Math is an inherently visual subject. Would you ask a first grade student to describe the properties of a triangle, but not allow her to draw one? Test a geometry student’s understanding of the relationship between parallel lines and transversals, but provide no visual model for the question? Ask an algebra student to solve a quadratic equation, but never have him plot one on a graph? Math questions with graphics allow students to comprehend mathematical concepts more quickly and more completely than those without images.
Help Teaching maintains a database of hundreds of graphics that directly support Common Core math standards. So whether you are introducing kindergartners to counting or high school students to the Law of Sines, here are some suggestions on how to incorporate images into your standards aligned math questions or worksheets.
|Visual Fraction Models support a range of grade one to six standards in the Geometry, Numbers & Operations – Fractions, and Number System domains. Students can develop an understanding of equal shares and fraction equivalence by comparing shaded models while older students can use models to hone critical thinking skills by solving real world problems.|
|Base Ten Blocks provide a visual representation of place value and support Number & Operations in Base Ten domain standards for kindergarten through grade five. Base ten blocks can be used to represent ones, tens, hundreds, and thousands and build up to illustrating multi-digit arithmetic. Combine blocks with pictographs and their use can be extended to include Counting & Cardinality standards by having students use them to learn number names and count sequences.|
|Grids and Graphs are mathematical staples when it comes to problem solving, so it comes as no surprise that the coordinate plane is mentioned across domains for middle and high school Common Core standards. For example, fifth graders can use Cartesian planes to learn to graph and locate coordinate pairs, directly supporting geometry standards while high school algebra students are expected to create and graph equations in two or more variables.|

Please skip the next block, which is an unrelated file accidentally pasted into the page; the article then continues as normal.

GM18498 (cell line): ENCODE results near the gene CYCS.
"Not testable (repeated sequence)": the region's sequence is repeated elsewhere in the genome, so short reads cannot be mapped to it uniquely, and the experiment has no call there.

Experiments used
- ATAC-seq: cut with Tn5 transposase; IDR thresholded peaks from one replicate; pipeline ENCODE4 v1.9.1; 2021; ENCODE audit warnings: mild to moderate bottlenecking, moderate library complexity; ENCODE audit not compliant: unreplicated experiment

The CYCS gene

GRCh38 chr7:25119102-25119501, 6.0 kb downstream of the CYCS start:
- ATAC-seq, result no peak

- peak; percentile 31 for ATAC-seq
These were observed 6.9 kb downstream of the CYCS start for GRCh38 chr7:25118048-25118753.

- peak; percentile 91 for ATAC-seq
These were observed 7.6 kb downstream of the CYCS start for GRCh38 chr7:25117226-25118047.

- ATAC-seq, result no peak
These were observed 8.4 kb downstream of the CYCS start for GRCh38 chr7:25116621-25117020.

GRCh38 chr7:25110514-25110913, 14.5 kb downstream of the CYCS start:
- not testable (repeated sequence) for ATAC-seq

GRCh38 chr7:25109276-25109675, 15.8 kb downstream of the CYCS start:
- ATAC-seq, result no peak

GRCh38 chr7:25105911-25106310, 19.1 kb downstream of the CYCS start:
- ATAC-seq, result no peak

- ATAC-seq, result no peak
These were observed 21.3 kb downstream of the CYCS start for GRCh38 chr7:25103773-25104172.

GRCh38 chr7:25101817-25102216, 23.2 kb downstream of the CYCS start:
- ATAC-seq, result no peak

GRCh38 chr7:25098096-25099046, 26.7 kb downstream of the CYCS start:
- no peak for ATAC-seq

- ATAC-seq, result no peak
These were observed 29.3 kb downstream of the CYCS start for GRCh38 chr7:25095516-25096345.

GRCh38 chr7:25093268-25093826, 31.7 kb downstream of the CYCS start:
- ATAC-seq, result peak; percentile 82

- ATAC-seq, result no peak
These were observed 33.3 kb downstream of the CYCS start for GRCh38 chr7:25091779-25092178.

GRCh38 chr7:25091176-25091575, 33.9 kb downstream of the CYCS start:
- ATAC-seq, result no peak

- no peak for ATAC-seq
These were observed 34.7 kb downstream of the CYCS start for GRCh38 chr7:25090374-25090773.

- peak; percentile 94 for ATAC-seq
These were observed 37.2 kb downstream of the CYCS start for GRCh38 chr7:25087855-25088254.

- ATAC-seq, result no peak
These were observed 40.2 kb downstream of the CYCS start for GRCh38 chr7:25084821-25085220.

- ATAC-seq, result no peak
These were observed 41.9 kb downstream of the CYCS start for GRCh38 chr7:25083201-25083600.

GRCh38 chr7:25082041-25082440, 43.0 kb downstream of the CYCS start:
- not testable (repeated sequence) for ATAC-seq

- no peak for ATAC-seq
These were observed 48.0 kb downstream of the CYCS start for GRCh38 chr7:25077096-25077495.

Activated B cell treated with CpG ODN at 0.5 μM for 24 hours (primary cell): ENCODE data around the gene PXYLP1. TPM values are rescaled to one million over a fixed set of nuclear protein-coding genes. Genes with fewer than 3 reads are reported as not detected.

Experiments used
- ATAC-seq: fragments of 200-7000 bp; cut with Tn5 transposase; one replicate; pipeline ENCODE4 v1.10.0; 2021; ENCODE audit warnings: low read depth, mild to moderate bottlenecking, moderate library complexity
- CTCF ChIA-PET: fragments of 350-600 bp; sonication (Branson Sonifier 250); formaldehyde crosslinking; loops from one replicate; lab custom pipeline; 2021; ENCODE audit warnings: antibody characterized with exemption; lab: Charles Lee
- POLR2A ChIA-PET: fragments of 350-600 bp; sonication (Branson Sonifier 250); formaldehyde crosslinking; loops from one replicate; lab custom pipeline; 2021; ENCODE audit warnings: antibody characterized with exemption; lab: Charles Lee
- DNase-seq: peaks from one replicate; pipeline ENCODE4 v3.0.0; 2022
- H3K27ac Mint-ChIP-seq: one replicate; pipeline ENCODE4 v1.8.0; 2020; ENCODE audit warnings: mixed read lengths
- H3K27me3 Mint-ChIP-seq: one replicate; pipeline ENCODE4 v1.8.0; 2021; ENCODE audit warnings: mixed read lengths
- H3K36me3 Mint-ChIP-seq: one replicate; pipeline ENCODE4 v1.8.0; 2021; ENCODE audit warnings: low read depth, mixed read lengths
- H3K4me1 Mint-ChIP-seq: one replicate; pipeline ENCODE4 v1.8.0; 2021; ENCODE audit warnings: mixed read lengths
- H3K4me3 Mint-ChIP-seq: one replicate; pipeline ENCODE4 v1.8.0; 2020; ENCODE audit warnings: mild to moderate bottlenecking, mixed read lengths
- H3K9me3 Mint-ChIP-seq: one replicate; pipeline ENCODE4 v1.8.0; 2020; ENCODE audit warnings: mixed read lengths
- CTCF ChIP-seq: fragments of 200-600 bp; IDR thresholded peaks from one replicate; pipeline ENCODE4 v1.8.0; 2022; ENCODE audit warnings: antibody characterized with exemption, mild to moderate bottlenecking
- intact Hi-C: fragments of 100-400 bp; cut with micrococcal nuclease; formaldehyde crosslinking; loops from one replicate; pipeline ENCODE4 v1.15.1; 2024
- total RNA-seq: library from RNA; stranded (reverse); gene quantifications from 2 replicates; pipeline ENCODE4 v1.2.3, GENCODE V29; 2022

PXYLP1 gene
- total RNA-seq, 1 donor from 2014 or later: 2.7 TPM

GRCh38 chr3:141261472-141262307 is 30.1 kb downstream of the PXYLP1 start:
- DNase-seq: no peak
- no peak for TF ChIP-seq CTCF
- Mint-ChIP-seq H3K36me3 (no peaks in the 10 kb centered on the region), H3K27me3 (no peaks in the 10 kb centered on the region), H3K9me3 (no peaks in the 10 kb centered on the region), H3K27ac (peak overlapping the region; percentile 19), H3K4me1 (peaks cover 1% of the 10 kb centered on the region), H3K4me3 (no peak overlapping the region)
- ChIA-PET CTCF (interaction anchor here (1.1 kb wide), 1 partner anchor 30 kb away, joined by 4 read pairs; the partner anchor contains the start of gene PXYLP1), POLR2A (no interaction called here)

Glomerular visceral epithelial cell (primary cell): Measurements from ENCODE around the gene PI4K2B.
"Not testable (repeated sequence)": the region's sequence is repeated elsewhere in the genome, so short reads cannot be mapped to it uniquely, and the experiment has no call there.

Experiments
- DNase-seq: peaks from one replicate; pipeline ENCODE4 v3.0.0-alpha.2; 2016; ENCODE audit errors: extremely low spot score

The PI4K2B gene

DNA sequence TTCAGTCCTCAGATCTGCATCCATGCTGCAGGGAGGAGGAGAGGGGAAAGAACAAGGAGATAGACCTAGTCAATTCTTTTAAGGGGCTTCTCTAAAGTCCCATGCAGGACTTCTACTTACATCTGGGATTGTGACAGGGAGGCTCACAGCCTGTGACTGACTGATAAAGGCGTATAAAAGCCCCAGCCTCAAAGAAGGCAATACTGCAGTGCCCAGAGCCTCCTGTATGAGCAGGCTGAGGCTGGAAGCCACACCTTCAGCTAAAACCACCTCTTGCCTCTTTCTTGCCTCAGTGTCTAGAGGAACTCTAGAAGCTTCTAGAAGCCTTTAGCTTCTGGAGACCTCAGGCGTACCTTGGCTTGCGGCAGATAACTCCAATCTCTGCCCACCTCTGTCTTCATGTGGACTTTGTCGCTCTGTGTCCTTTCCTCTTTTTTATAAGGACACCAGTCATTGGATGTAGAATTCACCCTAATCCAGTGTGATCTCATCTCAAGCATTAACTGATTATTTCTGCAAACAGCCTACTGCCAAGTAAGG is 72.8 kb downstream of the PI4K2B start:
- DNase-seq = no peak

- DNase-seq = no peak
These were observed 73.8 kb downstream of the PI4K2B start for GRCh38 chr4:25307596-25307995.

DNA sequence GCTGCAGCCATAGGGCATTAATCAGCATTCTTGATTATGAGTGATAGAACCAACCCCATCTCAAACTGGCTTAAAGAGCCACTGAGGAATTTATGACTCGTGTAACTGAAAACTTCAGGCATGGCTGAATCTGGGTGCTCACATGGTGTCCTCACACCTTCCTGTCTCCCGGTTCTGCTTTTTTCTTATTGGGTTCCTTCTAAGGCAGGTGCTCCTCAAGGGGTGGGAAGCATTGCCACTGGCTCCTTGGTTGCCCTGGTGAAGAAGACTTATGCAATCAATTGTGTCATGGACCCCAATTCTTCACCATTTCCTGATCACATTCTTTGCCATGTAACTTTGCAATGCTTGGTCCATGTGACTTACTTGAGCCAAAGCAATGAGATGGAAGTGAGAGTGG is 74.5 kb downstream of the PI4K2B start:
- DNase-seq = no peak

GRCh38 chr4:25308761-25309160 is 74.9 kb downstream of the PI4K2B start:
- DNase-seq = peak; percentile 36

|Circle and Polygon diagrams effectively illustrate geometry concepts across all grade levels. Beginning with learning to name and identify attributes of shapes in kindergarten to understanding circle terminology in high-school geometry, the inclusion of shape graphics in geometry questions is essential to improving student comprehension of Common Core standards.|
|Angle images directly support a wide range of geometry standards. Elementary students are expected to draw, recognize, and classify angles, while middle school students extend and apply this knowledge to describe geometric figures based upon their properties and solve multi-step problems to determine the measurement of an unknown angle. At the high school level, geometry students benefit from graphics to prove theorems like vertical angles are congruent.|
These are just a few examples of the Help Teaching images available that support Common Core math standards. View our complete selection of images or browse our collection of questions featuring graphics. Have suggestions for new math additions? Post your comments below or send us a note.